Last evening's entertainment began by Anne welcoming and introducing the Circle Dancers who were dressed appropriately to dance traditional Jewish dances to traditional Jewish music. Members of the audience were encouraged to join the circle and many of us enjoyed the experience.
Fiddler on the Roof is a musical film with messages. It is not the usual fantasy story set to music. The singing and the music are delightful, familiar favourites, with most of us knowing the words.
Tevye, played by the wonderful Topol, opens the film, telling us how precarious life is in the village; as precarious as a fiddler on the roof. The villagers keep their 'balance' by keeping to .... Tradition, Tevye tells us. However, revolution is in the air, times are changing. The young people wish to make their own decisions, particularly about whom they marry, and fervently wish to dispense with the old match-maker. Far more dangerously, however, the Russian Cossacks are ordered to drive the Jewish community out of their homes and off their land and send them trudging miles into the unknown with the few possessions they are able to cart or carry. The village has no choice and becomes resigned to yet another displacement but manages to season it's circumstances with stoicism, humour and hope. The Jewish humour throughout the film is uplifting, and lightens the bleakness of the raw political and environmental conditions in Russia at the time.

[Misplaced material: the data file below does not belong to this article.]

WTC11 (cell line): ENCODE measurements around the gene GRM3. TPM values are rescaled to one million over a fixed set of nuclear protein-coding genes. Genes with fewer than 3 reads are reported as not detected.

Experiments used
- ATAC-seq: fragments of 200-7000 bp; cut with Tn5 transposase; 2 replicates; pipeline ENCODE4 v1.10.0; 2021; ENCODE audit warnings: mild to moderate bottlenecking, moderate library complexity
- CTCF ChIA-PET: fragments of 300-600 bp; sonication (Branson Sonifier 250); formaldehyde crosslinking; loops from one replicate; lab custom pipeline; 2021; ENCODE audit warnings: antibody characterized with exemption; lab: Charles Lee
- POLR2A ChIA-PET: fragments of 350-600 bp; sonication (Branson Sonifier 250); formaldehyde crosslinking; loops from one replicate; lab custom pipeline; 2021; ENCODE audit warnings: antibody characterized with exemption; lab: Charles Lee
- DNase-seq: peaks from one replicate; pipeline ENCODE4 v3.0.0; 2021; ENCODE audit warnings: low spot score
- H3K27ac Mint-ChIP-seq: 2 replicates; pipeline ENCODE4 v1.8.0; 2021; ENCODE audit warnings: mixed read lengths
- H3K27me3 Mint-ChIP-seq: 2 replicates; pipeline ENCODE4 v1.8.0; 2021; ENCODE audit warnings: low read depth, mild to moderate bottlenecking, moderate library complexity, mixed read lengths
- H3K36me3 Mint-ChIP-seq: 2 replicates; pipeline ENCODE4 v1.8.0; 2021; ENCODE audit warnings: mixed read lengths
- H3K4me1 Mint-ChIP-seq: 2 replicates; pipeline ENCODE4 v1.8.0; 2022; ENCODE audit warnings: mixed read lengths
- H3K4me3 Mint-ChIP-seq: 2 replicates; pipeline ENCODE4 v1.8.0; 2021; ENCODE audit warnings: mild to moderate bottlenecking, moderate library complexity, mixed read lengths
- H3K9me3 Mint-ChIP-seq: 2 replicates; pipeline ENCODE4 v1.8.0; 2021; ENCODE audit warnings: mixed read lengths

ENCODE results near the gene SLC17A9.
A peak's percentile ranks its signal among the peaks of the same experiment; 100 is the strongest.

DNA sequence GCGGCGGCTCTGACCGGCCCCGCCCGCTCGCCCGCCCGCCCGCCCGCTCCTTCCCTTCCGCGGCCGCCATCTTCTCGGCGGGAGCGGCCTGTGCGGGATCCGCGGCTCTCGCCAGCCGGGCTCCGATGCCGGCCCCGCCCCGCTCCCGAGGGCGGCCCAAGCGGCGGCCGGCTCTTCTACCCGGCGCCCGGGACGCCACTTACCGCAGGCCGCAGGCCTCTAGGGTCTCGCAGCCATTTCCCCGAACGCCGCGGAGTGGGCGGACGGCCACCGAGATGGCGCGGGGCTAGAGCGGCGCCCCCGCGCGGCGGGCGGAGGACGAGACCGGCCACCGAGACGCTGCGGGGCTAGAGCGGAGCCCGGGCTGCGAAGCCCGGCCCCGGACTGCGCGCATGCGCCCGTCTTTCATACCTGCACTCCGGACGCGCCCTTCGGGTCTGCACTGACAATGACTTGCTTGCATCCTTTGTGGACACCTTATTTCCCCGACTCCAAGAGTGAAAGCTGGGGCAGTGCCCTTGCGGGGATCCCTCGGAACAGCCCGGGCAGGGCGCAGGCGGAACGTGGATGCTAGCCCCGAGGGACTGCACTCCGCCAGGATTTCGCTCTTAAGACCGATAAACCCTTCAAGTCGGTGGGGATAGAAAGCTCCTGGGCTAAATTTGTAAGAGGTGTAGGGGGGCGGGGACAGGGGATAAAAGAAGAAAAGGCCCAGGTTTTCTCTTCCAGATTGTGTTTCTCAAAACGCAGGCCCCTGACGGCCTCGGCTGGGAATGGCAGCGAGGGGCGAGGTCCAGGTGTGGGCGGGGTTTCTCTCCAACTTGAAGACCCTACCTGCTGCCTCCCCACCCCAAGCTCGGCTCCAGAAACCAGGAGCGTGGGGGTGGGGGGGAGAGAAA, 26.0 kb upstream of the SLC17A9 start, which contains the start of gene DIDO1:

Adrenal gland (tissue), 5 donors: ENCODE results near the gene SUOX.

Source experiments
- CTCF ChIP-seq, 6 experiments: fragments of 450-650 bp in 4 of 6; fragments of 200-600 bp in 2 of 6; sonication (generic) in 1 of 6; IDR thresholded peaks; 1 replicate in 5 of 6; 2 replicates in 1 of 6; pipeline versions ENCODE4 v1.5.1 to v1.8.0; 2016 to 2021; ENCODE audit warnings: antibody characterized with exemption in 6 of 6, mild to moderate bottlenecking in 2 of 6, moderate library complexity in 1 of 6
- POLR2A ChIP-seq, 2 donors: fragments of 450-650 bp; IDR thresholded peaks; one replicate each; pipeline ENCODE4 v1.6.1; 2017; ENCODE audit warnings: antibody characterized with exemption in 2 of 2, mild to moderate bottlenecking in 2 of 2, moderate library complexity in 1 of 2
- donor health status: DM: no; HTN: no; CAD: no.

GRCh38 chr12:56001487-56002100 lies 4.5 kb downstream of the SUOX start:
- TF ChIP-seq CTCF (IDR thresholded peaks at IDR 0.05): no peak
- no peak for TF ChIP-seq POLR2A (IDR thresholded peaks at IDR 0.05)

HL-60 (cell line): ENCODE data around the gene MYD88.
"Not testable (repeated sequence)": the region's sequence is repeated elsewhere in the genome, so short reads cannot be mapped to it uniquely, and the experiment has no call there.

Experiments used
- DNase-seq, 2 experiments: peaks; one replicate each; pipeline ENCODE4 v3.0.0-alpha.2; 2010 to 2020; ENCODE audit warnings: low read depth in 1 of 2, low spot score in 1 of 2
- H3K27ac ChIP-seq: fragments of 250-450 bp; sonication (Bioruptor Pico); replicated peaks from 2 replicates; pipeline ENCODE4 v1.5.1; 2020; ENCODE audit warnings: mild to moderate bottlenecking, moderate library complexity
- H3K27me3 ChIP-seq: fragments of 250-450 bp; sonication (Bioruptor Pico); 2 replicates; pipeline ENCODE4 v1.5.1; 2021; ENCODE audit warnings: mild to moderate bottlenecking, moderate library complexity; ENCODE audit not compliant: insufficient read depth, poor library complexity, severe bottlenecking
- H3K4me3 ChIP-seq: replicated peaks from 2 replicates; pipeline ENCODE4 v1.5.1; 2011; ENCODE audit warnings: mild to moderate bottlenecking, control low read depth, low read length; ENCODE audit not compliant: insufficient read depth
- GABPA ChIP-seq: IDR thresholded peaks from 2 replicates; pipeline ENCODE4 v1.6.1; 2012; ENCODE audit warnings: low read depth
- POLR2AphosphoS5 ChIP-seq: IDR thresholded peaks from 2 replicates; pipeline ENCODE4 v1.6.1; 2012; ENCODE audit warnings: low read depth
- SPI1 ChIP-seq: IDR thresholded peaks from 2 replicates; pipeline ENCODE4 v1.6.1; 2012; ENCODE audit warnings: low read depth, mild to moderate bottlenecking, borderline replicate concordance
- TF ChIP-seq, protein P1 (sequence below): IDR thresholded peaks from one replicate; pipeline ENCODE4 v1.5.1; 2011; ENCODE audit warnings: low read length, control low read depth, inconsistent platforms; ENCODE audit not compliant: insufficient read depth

The film was long and it was late when eight of us sat down to discuss it. When it was made in the 1970s, it was looked upon as the story of a deplorable time in history, and at that time we couldn't imagine it would be repeated in the 21st century, and perhaps because it has been, so many times, the film doesn't feel dated. In fact one member remarked that it felt more dated thirty or so years ago. Everyone enjoyed the film and the humour. Anne gave us a beautiful example of Jewish humour - where there are two Jews together you will have three opinions. The filming was beautiful and sympathetic. In the first half the lighting was more mellow, softer, but after the interval there was a hardening as winter gripped matching the community's grief and break up.